Michael Heiser’s– The Unseen Realm– Part Seven


BEN: Here’s one of my favorite quotes from the book—– —“If God foreknows some event that happens then he may have predestined that event. But the fact that he foreknew an event does not require its predestination if it happens…. Since foreknowledge doesn’t require predestination, foreknown events that happen may or may not have been predestined.” (p. 65). So which events do you think are predestined by God? Presumably not sin and evil.

MIKE: Agreed. I don’t think God causatively predestines wickedness. Evil is what it is because lesser beings abuse God’s good gift of freedom. I’d have to be omniscient to go beyond that. I think the New Testament makes clear that God does step into human affairs when he wants to for whatever reason he wants to (Paul’s conversion). But I don’t think that’s the norm (but have no specific basis for that idea – it’s just an impression). Given that, it means that God is constantly engaged in our lives and human affairs in term of using circumstances, events and acts (good and evil), mistakes, words spoken or unspoken, divine agents, his Spirit, etc. to influence people toward redemption and the furtherance of his kingdom. I like to use the chess analogy for all this. What’s more impressive—the chess player (God) who looks at his opponent from across the board and says “You’re going to lose because I’ve predestined all your moves,” or the one who says “You can move wherever you like, I’m going to win no matter what”? God doesn’t need to predestine everything to have his way. Our God is that big.

BEN: It’s very clear you are a Trinitarian from various things you say, but you also frequently want to talk about Jesus being Yahweh in the flesh, something he’s never called in the NT. I would much prefer just saying he’s ‘God in the flesh’ or even the Word of God become flesh. I think your use of the term Yahweh as applied to Jesus creates more problems than it solves. For Jesus, his Father is Yahweh, whom he called Abba and he is God’s divine Son. Yahweh in the OT is a particular and unique being, indeed the only God in a supernatural world where there are many lesser supernatural beings. Why press this sort of language when the NT doesn’t use it? The fact that the same divine attributes and roles and titles are transferred from Yahweh to Jesus at various points in the NT is not to suggest an identity statement when it comes to who Jesus is as a ‘person’. It’s meant to suggest that he is just as much a part of the divine identity as Yahweh is. I’m wondering what you think about Richard Bauckham’s argument in The Crucified God and elsewhere about how we need to have a more robust sense of the divine identity, which includes Father, Son, and Spirit sharing a divine essence without fusing or confusing these three different persons.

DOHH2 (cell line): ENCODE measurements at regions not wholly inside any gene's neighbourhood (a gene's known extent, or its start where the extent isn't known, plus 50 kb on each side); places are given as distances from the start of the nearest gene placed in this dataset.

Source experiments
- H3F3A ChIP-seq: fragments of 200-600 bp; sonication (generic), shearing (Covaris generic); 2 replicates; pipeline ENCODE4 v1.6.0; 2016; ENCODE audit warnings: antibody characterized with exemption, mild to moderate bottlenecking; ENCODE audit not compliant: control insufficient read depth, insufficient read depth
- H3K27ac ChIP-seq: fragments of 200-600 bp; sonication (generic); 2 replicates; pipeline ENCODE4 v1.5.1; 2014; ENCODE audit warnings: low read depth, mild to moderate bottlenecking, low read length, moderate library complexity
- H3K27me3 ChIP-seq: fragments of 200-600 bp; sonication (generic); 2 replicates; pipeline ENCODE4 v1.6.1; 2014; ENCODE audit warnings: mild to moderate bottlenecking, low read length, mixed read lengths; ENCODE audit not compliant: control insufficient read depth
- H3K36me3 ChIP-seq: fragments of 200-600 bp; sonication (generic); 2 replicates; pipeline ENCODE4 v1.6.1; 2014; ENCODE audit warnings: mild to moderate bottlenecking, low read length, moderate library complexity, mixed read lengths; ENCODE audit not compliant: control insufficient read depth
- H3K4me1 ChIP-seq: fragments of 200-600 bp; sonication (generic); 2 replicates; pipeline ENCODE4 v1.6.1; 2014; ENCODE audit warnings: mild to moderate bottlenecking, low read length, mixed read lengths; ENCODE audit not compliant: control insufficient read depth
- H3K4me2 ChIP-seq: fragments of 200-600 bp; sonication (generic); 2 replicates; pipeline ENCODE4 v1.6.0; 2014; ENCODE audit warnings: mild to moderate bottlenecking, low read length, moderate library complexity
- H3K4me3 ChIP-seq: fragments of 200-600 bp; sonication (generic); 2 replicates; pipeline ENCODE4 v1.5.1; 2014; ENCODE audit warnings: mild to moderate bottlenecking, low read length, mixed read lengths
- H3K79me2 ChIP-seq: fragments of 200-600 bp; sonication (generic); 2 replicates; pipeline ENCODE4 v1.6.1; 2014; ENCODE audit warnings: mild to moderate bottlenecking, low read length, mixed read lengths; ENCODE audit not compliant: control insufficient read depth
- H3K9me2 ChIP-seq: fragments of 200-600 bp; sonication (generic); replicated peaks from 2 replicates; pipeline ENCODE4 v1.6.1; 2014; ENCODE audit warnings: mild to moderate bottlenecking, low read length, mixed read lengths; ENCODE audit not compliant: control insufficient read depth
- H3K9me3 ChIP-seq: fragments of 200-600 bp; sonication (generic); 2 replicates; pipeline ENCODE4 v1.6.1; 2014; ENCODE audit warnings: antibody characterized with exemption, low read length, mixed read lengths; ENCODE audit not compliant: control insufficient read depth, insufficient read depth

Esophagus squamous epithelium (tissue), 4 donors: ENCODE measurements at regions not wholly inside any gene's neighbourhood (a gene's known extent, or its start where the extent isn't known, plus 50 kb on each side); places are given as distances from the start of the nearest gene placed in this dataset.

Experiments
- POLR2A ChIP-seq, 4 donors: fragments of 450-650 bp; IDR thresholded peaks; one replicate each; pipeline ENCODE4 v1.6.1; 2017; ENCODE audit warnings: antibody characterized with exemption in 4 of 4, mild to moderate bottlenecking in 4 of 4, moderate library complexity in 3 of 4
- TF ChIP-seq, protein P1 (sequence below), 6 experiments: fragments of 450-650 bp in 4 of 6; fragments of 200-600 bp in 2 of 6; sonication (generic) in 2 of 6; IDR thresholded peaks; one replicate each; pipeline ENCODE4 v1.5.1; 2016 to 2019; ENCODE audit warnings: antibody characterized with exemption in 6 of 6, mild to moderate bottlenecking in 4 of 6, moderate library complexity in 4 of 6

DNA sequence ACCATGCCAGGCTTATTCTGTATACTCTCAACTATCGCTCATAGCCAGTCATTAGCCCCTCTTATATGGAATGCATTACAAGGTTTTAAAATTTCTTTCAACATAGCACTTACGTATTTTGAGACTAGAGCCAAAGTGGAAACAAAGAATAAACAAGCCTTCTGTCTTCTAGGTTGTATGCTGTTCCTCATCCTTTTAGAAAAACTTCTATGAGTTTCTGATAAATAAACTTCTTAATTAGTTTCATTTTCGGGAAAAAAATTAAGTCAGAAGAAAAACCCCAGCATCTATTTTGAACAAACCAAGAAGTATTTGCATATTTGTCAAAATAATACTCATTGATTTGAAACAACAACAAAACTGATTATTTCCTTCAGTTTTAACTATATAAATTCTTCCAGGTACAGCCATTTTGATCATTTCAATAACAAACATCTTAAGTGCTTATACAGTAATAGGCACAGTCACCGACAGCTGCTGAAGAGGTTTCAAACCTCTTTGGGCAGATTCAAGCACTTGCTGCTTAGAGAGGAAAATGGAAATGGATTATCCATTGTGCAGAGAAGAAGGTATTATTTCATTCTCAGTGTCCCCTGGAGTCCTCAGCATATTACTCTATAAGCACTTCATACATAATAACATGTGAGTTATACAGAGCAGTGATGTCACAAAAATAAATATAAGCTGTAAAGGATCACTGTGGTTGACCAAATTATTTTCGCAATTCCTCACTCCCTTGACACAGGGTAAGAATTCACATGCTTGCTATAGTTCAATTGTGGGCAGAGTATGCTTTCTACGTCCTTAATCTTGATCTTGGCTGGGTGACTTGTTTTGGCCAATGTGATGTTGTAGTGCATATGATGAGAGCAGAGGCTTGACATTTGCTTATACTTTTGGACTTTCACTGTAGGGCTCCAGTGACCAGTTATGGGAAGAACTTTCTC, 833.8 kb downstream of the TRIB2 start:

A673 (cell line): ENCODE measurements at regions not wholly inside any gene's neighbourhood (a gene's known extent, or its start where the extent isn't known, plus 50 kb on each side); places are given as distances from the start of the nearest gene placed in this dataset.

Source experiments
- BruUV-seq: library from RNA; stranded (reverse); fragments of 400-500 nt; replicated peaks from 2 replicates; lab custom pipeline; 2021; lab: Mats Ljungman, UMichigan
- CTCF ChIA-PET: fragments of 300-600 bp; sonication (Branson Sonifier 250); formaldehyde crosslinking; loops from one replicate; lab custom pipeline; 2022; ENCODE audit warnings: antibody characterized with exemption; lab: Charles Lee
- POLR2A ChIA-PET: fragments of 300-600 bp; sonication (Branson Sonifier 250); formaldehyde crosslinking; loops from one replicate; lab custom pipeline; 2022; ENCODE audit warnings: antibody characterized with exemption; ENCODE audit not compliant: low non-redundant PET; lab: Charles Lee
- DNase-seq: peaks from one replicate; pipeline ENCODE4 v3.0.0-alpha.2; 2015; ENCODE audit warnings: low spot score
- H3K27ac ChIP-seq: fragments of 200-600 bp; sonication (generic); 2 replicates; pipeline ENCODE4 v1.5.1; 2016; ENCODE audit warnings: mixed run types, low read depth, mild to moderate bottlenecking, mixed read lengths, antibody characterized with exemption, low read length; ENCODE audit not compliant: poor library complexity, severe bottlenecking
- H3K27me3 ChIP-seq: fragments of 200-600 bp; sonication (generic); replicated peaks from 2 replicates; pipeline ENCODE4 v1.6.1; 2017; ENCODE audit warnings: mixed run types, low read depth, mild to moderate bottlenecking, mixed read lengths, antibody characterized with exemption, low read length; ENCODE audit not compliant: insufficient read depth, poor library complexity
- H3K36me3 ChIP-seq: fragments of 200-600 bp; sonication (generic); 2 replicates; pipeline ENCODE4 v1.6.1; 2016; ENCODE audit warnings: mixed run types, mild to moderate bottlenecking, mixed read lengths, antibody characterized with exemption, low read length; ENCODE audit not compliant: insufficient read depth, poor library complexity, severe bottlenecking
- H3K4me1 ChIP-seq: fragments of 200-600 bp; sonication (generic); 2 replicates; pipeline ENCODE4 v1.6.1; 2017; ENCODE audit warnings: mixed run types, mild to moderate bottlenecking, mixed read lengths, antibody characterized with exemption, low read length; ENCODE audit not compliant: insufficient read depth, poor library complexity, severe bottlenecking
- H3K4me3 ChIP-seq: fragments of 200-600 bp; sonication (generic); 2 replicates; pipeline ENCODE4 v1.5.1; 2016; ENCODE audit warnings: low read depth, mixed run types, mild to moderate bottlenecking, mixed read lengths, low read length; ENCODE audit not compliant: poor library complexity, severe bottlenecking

MIKE: I don’t see the problem. God is Yahweh. That is his name. And I do mean the Father. I’d also disagree that the NT never “uses” this. While there may be no clear statement of it, when OT passages that describe Yahweh doing or saying XYZ are applied to Jesus, I think Jesus is linked to Yahweh. I don’t think the point is “I’m going to quote this OT passage and apply it to Jesus, but please don’t think of Yahweh when I do – even though that name is there.”

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